The “R” Word

I’ve always been intrigued by the sheer power of language. Usually, the power of words lies in their context, and in the way they’re strung together to communicate a complex concept in a way that disposes the listener to accept or reject it. Certain words, however, have their own intrinsic power, irrespective of context. I think of those as magic words. The “F” word is a magic word because of its peculiar power to shock and offend and to stop a conversation dead in its tracks. But the power of the “F” word pales in comparison to the power of the “N” word.

The “N” word may be the most powerful word in the English language, in terms of pure visceral impact and the ability to elicit shock, anger, betrayal, humiliation, hatred, and even violence. Can you think of any other two syllables stuck together that could incite a riot? The “N” word is not just a word; it’s a weapon. It’s an incredibly ugly word because it objectifies the person at whom it’s leveled, stripping them of their individuality and casting them as an insignificant inferior.

The word “Racist” is another of those amazingly powerful words, similar to the “N” word in its capacity to evoke an emotional response. Arguably, the “R” word is even uglier than the “N” word, because what it says about the person at whom it’s leveled is uglier. It implies that they are blind to the individuality of others and are motivated by ignorant hate.

One may say the “N” word is worse because it’s based on race, a characteristic with which one is born, about which one has no choice. Presumably, if one is a racist, it’s by their own volition. But what’s more insidious about calling someone a racist is that, just because one is labeled that, doesn’t mean it’s true. Yet how does one prove what one is not? Once tarred with the brush of racism, either by accusation or implication, one cannot easily defend oneself without sounding like one is begging the question.

Spurious imputations of racism are increasingly in vogue these days among a certain set of people. It’s commonly used to shut down discussion without having to come up with a rational response, to vilify someone with whom one disagrees, and to discredit whatever it is they have to say. Unlike the “N” word, which is so politically incorrect that one can’t even spell it out without invoking imprecations of racism, the word “racist” is commonly used by those who see themselves as infallibly politically correct.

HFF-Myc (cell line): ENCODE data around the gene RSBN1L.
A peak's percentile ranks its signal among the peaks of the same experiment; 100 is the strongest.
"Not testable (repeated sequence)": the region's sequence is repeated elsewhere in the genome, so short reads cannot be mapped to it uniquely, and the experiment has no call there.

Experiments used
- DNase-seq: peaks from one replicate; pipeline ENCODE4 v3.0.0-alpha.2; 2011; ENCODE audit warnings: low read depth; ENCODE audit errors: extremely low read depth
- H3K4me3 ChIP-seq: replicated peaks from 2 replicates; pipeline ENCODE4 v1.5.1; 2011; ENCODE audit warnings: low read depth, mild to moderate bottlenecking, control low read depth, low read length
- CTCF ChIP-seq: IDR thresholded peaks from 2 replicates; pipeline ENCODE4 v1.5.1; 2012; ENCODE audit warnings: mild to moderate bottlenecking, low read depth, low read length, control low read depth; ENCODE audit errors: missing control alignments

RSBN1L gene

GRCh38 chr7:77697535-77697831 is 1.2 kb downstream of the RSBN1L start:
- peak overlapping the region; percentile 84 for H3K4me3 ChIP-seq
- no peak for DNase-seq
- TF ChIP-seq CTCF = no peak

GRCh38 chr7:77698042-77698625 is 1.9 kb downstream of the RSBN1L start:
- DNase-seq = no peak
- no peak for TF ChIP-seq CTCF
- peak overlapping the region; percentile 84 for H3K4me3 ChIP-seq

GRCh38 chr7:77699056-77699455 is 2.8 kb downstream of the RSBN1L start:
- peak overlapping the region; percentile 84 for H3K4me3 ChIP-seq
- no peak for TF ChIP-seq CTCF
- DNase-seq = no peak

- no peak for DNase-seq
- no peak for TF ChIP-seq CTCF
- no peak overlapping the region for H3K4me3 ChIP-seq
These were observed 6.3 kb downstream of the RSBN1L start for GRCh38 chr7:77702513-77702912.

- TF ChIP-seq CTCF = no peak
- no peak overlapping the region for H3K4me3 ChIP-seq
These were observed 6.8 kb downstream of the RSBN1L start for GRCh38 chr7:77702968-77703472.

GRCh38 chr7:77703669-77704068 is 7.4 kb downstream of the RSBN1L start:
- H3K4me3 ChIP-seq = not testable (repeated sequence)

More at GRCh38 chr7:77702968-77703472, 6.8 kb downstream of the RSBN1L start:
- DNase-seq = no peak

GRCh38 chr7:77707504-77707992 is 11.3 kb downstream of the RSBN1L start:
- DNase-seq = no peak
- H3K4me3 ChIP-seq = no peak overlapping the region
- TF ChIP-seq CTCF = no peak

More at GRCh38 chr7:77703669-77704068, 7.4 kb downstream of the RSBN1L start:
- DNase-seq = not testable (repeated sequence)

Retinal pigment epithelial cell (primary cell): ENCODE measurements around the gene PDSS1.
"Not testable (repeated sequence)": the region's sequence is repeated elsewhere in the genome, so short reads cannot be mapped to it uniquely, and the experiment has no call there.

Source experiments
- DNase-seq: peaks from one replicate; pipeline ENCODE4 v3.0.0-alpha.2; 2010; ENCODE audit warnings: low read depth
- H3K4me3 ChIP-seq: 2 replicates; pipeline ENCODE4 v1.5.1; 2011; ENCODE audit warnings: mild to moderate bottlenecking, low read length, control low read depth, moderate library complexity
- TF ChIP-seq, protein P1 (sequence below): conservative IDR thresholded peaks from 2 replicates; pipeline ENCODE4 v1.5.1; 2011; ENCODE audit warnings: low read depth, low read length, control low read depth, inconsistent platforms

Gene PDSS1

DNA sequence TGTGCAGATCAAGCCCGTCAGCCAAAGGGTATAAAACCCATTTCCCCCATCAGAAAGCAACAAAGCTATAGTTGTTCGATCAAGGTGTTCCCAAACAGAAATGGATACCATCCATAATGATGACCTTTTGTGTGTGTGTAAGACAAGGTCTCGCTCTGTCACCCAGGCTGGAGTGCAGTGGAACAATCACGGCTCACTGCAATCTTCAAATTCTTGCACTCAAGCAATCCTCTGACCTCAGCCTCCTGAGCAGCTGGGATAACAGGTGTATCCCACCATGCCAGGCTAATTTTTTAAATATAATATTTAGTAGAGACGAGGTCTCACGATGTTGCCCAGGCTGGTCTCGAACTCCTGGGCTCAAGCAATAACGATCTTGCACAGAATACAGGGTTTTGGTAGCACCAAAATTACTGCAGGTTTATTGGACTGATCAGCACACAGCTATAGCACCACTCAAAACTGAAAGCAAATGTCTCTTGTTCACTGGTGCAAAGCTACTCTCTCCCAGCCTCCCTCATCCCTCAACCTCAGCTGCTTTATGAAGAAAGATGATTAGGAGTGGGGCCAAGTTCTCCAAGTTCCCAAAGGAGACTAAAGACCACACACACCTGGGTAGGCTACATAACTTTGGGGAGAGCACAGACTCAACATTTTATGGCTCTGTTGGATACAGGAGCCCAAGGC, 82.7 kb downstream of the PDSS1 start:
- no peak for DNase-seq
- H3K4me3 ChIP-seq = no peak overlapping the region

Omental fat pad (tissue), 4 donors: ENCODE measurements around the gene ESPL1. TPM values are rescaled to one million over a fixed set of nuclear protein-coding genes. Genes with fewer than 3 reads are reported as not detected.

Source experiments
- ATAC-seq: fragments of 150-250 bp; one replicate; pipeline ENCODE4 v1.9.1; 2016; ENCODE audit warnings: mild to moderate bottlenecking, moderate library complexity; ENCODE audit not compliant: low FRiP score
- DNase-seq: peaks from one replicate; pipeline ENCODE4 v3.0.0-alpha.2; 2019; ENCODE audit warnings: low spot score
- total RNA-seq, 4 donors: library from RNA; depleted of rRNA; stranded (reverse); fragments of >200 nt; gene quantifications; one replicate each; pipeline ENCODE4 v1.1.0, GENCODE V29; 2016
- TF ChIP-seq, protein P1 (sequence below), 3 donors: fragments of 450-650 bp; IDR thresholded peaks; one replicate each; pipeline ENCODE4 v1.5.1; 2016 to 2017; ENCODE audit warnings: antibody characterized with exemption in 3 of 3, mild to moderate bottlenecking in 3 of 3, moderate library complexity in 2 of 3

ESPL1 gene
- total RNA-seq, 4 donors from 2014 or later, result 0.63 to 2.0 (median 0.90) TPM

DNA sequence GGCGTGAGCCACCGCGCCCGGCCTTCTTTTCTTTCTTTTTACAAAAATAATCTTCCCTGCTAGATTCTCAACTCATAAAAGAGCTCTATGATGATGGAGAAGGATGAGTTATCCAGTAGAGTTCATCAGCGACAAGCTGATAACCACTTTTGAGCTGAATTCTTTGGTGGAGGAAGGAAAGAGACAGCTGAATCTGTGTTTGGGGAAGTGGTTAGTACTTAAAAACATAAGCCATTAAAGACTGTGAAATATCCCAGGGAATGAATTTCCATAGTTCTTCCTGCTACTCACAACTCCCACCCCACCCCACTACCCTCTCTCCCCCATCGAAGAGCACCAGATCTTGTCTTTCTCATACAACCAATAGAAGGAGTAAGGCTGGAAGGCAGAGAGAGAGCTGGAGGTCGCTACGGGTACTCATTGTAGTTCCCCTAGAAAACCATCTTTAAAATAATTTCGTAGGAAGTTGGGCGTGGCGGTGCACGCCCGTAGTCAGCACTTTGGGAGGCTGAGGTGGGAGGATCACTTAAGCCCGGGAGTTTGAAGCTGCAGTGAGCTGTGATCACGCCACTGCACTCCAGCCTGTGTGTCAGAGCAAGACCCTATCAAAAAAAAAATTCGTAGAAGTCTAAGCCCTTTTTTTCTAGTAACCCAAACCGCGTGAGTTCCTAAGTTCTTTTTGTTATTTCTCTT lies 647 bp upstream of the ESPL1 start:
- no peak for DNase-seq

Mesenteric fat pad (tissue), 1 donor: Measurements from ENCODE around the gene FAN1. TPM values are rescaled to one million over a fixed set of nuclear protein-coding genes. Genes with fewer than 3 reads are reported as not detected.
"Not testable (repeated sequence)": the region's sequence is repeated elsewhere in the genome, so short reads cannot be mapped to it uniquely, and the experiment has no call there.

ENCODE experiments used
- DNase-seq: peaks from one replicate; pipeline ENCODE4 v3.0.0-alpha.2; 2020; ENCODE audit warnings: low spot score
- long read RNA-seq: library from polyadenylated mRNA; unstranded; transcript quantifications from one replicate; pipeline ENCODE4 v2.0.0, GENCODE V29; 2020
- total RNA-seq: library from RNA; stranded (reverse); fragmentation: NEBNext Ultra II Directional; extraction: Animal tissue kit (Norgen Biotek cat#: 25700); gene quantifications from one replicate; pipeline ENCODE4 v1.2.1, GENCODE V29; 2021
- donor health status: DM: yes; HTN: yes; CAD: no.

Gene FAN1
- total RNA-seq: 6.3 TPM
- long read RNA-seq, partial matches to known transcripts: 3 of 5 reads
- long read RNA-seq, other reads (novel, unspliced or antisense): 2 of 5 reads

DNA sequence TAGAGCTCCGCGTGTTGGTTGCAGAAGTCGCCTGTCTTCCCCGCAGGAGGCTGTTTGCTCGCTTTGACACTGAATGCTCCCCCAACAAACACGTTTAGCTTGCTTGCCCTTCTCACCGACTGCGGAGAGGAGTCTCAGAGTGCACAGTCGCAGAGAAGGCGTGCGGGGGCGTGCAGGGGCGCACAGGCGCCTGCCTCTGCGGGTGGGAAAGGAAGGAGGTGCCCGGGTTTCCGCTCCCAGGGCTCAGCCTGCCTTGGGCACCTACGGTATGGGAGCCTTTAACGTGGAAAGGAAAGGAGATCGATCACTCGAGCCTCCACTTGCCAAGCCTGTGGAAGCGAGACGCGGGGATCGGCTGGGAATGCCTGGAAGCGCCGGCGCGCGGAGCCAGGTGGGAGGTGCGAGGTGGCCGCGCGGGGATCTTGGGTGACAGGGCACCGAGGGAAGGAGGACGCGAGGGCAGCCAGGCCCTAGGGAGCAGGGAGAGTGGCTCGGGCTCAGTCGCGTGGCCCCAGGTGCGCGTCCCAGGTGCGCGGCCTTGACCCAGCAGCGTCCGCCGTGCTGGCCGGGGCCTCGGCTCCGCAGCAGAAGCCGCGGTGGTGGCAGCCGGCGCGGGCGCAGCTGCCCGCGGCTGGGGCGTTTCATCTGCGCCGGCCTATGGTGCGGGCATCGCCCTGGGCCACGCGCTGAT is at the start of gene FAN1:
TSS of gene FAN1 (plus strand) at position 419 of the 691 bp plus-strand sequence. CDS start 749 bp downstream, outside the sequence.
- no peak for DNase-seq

It’s ironic that, though Senator Obama sells himself as the “post-racial” candidate who will heal the racial divide in our nation, his campaign has become the focal point for racial divisiveness. Perhaps more ironic is that the most aggressive perpetrators of that racial divisiveness are not his opponents, but his supporters. While Obama himself has tiptoed around direct accusations of racism, many of his supporters are quick to fling the epithet at anyone and everyone who doesn’t support their candidate, or who disagrees with them on any number of hot button issues.

I know how it feels to be branded with the scarlet “R” for daring to speak about race without genuflecting before the altar of political correctness. But I’m not intimidated by magic words. However, I know many people who are hesitant to express legitimate opinions about subjects such as affirmative action or welfare because they don’t want to be put in the position of having to defend themselves against the inevitable intimations of racism. How are we ever going to “heal the racial divide” if we can’t talk openly and honestly about any issues that happen to touch on race? Liberals like to spout “Speak truth to power,” but they won’t abide people who speak truth to political correctness.

I’ll continue to speak my mind, and to support my opinions with logic and facts. Anybody who can refute my positions with logic and facts is welcome to convince me I’m wrong. I’ve been wrong before, and I’ll be wrong again, but I won’t shut up because I’m afraid of what somebody might call me, no matter how ugly it is.

About the Author

NotYourDaddy is a conservative libertarian who believes in free will and the free market. NYD thinks the role of the government is to protect the rights and liberties of its citizens. Stop there.

NYD’s attitude toward ever-expanding government can best be summed up by snarling “Get your hand out of my pocket and leave me alone!”

Visit NotYourDaddy’s blog at Government is Not Your Daddy.

Source: goarticles

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